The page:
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The Law Office of Joan I. Norek

        Intellectual Property

            Chicago, Illinois

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This-or-That Pages

Copyright vs Patent
Patent-it-or-Not
Patent or Trademark It
Patent or Trade Secret It
Trade Secrets after Patent Filing
Provisional vs Non-provisional

 

 

 

 

 

Idea Theft – Can be a Tough Road

 

Someone stole your idea, and you want payment for it, or credit for it, or both.  This can be a tough road.  (about avoiding idea theft)

 

Type 1 - looking for the link:

  • It was your idea, and now its out there.

  • Therefore there must be a link between your idea and them.

  • You told X who might know Y who might have worked at Z company …

  • Or you wrote to A.A. and the letter was lost in the mail, or misplaced …

 

Type 1 - solutions:

  • Someone had the same idea later (it happens), and if you did not protect the idea (for instance by filing a patent application) there is no recourse.

  • Someone had the same idea earlier (if its out there within a few months of your brain-storm, earlier is likely because “out there” takes lots of time), there is obviously no recourse – you are second.

  • Either of the above, and the idea is old (for instance findable in the patent literature), there is of course no recourse – and a professional patent search can confirm it was not new to begin with (it happens, a lot).

  • Someone did steal it from you – but since the other options are viable (at times more viable), and the third can be checked with a patent search, start with a patent search.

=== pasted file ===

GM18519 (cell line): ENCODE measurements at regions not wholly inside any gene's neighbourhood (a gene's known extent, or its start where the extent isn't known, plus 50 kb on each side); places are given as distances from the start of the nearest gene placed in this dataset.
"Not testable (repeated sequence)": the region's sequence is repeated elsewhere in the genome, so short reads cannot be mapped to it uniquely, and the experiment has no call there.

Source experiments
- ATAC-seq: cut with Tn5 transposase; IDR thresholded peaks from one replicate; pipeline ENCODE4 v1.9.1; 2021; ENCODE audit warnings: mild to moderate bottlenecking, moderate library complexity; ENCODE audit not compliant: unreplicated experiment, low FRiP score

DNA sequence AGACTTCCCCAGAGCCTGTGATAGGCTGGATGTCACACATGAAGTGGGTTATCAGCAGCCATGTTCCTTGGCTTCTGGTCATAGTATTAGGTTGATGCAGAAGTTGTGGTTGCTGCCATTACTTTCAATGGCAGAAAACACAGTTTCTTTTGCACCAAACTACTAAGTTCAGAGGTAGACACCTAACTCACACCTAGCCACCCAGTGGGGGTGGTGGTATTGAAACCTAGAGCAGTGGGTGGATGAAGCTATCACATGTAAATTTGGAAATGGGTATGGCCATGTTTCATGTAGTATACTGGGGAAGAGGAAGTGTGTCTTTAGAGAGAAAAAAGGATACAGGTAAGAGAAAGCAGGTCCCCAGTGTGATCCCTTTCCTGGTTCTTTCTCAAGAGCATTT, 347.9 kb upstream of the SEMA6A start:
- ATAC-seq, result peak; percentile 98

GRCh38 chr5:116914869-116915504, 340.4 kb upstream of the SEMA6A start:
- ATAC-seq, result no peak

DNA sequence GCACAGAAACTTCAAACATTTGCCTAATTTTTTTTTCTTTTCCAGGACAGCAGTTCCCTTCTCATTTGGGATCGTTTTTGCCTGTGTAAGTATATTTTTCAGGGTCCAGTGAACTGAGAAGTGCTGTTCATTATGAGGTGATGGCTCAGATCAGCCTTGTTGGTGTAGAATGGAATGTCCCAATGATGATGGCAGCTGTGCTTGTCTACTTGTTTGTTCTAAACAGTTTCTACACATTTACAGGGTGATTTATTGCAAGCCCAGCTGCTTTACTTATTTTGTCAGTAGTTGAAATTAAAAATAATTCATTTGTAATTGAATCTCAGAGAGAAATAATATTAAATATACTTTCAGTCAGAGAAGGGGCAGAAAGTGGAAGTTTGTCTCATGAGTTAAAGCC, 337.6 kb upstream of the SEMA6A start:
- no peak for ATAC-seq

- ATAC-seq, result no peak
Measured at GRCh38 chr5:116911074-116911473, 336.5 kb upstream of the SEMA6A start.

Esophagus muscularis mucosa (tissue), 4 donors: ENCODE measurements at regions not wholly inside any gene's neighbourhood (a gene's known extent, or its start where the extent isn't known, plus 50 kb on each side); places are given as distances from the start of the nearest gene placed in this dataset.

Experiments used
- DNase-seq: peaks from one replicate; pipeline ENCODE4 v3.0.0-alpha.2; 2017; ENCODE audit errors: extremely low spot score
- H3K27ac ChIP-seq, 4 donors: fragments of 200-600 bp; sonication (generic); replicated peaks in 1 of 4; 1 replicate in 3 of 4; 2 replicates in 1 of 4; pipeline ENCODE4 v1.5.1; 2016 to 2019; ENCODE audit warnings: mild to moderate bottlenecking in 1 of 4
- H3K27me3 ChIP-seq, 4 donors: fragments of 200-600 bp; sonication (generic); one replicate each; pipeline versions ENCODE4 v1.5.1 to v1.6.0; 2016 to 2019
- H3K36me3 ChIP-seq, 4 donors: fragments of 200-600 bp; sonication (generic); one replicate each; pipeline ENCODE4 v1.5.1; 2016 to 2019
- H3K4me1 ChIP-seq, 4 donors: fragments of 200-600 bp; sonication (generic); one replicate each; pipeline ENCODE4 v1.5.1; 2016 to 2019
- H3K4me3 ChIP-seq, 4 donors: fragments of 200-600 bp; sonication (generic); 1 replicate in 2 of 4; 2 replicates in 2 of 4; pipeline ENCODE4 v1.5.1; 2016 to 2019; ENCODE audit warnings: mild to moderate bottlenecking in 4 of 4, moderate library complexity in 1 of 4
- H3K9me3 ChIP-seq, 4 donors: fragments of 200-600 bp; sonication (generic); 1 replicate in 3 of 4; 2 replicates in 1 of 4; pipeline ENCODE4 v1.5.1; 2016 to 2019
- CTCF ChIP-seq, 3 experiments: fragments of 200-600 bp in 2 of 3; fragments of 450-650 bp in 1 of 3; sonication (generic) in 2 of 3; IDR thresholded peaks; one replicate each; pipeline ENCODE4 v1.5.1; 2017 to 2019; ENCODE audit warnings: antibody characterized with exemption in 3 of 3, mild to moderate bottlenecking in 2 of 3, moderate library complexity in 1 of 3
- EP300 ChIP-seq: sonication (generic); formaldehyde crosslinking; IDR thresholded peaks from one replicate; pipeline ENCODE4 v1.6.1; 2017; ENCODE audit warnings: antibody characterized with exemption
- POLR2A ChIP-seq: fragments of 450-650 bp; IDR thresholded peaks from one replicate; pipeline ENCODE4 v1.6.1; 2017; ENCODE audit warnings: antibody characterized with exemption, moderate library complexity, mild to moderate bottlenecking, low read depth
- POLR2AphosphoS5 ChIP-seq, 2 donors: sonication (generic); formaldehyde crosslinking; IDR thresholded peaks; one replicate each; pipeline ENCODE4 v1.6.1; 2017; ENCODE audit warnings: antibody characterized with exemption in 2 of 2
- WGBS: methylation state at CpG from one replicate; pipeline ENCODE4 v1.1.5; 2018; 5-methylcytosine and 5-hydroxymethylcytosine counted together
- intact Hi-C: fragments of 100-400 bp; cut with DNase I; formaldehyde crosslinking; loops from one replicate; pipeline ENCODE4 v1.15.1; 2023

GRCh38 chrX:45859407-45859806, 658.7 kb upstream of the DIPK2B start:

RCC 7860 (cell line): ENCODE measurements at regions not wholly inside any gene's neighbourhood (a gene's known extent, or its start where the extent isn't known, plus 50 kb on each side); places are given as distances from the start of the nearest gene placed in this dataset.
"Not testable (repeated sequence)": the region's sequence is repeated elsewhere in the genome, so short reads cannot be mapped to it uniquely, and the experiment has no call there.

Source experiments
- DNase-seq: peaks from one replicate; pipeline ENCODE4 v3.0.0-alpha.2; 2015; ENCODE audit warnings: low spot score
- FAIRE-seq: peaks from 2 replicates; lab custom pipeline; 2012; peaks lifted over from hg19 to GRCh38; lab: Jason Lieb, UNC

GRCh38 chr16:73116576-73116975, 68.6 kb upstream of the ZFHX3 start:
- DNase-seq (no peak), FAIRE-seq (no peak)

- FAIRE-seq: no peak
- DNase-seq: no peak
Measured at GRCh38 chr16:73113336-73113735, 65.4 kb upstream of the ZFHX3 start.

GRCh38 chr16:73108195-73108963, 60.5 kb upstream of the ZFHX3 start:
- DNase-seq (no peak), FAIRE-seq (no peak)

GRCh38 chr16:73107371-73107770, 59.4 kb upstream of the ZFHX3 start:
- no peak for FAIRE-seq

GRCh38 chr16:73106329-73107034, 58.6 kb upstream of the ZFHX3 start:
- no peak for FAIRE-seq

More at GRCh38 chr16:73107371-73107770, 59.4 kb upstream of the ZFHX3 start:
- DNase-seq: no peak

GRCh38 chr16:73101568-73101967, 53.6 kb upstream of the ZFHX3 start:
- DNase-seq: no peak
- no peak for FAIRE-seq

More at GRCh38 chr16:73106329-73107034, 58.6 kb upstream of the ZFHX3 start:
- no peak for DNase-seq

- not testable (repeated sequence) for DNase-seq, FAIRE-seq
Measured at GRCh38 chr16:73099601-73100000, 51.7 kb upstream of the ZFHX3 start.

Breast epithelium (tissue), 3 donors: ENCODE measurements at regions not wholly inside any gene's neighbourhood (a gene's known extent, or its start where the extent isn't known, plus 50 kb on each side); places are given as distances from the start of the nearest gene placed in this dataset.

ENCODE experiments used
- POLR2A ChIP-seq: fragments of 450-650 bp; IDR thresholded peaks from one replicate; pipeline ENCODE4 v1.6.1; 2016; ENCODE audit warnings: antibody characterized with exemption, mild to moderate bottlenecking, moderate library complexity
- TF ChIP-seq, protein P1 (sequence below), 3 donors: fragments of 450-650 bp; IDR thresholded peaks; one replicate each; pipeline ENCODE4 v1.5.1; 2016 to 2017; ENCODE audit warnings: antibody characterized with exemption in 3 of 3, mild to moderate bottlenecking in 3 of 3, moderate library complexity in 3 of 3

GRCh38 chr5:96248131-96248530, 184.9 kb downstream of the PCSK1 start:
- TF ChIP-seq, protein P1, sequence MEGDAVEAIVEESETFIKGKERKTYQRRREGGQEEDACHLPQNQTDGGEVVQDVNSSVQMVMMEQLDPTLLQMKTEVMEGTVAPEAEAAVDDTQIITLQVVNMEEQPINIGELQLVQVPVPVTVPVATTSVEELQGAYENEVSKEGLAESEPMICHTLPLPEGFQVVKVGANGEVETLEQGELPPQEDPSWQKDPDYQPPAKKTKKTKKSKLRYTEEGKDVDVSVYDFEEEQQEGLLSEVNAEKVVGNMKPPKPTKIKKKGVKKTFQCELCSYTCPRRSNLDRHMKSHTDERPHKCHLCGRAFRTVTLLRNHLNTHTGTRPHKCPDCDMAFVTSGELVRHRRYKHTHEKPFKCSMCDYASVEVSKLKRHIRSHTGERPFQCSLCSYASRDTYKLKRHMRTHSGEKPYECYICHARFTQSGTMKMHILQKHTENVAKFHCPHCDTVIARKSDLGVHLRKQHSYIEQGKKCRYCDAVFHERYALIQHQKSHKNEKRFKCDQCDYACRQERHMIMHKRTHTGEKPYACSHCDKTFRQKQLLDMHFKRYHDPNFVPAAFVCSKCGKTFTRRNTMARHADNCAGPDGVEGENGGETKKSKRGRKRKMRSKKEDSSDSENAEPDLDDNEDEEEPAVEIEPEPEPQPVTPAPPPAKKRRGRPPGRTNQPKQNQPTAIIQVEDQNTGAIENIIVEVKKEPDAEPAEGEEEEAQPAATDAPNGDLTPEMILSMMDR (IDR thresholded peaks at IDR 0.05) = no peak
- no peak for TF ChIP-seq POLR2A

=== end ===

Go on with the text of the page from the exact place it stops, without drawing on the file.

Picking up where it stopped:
Type 2 – link is clear because you told them:

  • You gave the idea to the company’s marketing manager over the telephone.

  • You demonstrated a prototype to the company’s sales manager.

  • You mailed a sample to the company’s division Vice President.

 

Type 2 – solutions:

  • If you have a patent, and they are actually infringing one or more claims of the patent, you have recourse via a patent infringement lawsuit (and contingency-based actions are possible).

  • If the idea was artistic or literary, and the idea was not merely in your head but had been affixed in a tangible medium (painted, sculpted, written), and preferably also a copyright registration, you have recourse via a copyright infringement lawsuit (and contingency-based actions are possible).

  • If you have no patent, or no tangible-medium affixation, or no copyright registration, some (not all) jurisdictions might entertain alternative lawsuits, for instance an implied contract lawsuit, but this can be a difficult matter – there typically are who said what, when and to whom issues, and issues regarding whether it was sufficiently new to justify any recovery, or merely a generic (old hat) idea to begin with.

 

Without in-hand patent or copyright protection, either type should start with a good search to objectively determine the novelty of the idea before investing any further time or effort.

other topics - about patents, patents vs trade secrets, corporate patent applications, entry-level patent applications, patent it or not, patent ready, patent myths

questions, inquiries - contact the firm (all contact modes) or call 312.419.8055
 

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The Law Office of Joan I. Norek
25 E. Washington Street, Suite 1400
Chicago, Illinois  60602
Tel.  312.419.8055   Fax 312.236.6686
Contact the Firm

 

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Copyright © 2004 - 2014 Joan I. Norek, The Law Office of Joan I. Norek 
All rights reserved.
noreklaw, noreklaw.com and PatentAttitude are trademarks and service marks of Joan I. Norek, Chicago, Illinois.

Use of this website does not create an attorney-client relationship.  This website provides information and resources but is neither legal advice nor a substitute for the legal advice of an IP attorney.  Retentions are subject to the discretion of the firm.
This website was designed and constructed by Joan I. Norek.